• HSR47

            A purpose-built bolt designed to allow a cartridge with a larger case head diameter to be shoehorned into the AR15 is likely to last longer than a 5.56 bolt that has been bubba’d. That shouldn’t exactly be surprising.

            Still, under ideal circumstances, the average 5.56 bolt should last longer than the average 6.5 bolt.

            That being said, that doesn’t always happen in practice, largely because most 5.56mm AR15-pattern rifles tend to be so heavily over-gassed.

        • ostiariusalpha

          Somebody should tell the Alexander Arms proof bolt all about how it’s structurally compromised, because it just keeps banging out 70,000 PSI test loads.

          • uisconfruzed

            That’s what my avatar is, my AA hard use bolt.

          • HSR47

            The plural of anecdote is not data.

          • ostiariusalpha

            Actually, yes it is. Anecdotes may not be the best, most rigorous data points, but they are used in statistical analysis studies.

          • HSR47

            Actually it isn’t.

            Even assuming that your claim is true, it is still a sample size of one. That’s not statistically significant.

          • ostiariusalpha

            Your words were that “The plural of anecdote is not data.” Now, most of the time plural implies more than one, more than one anecdote makes a data set in statistical science. The larger the data set (more numerous anecdotes) gives greater confidence for any hypothesis based on that data, with acknowledgement for the possibility of black swan data points. That said, proof tests are not anecdotes, they’re experimentally replicable events; you can set up a test rig with an AA Hard Use bolt and see for yourself. Moreover, you don’t always need more than one data point to draw reasonable conclusions; sinking a dozen Titanics isn’t required to say with no small measure of scientific confidence that the bulkhead design was inadequate.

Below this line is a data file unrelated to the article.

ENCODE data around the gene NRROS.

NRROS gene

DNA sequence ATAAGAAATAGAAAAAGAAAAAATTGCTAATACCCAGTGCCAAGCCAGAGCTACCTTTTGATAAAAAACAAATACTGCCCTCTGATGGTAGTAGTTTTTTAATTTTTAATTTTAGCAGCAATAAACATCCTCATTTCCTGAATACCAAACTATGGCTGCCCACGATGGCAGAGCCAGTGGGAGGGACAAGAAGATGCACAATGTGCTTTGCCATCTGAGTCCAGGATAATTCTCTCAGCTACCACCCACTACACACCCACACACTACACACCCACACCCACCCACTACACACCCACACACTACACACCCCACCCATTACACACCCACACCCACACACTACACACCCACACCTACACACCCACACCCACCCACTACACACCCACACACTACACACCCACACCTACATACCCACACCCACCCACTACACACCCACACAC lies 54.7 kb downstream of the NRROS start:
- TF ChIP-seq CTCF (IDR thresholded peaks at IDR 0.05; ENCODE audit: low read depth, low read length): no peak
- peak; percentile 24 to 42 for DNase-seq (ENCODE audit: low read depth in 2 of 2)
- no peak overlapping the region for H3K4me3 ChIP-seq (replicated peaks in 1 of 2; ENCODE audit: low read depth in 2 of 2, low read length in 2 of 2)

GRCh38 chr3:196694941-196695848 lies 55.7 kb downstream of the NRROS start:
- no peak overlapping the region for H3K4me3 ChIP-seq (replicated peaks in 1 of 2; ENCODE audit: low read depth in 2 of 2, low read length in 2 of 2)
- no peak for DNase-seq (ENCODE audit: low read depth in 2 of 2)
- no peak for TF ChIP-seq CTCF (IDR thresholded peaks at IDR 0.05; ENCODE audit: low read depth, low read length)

• HSR47

            What you offered was an anecdote: a short and amusing story without any real substance behind it. In this case, no substantive data regarding measurements taken of the alleged bolt or of the testing done to it. Also no mention of a sample size larger than one.

            You claim that a particular manufacturer has put a single test bolt through a rigorous testing procedure, but you provided no actual substantive evidence to back up that claim. If you have an actual article that lays out the testing methodology, then please cite it.

            Regarding the claim that you don’t always need more than one data point, your example is in the negative: To clarify this, the only case in which you only need one data point is when that data point proves that something doesn’t work. The classic anecdote to show this is cooking a potato in a microwave: cook the first one until it explodes, and then don’t leave subsequent potatoes in as long. Here, the explosion of the first potato serves as definitive evidence that you left it in too long. Still, it only gives you a definitive proof in one case: That you left that particular potato in the microwave too long. What it doesn’t do is tell you exactly how long you should have left it in the microwave, nor does it give you enough data to build a framework to judge the proper cooking time for any given potato in your particular microwave. Thus, with your example of the Titanic, it’s sinking proves that it’s design was flawed, but it doesn’t give substantive insight into how to perfect the concept of an “unsinkable” ship.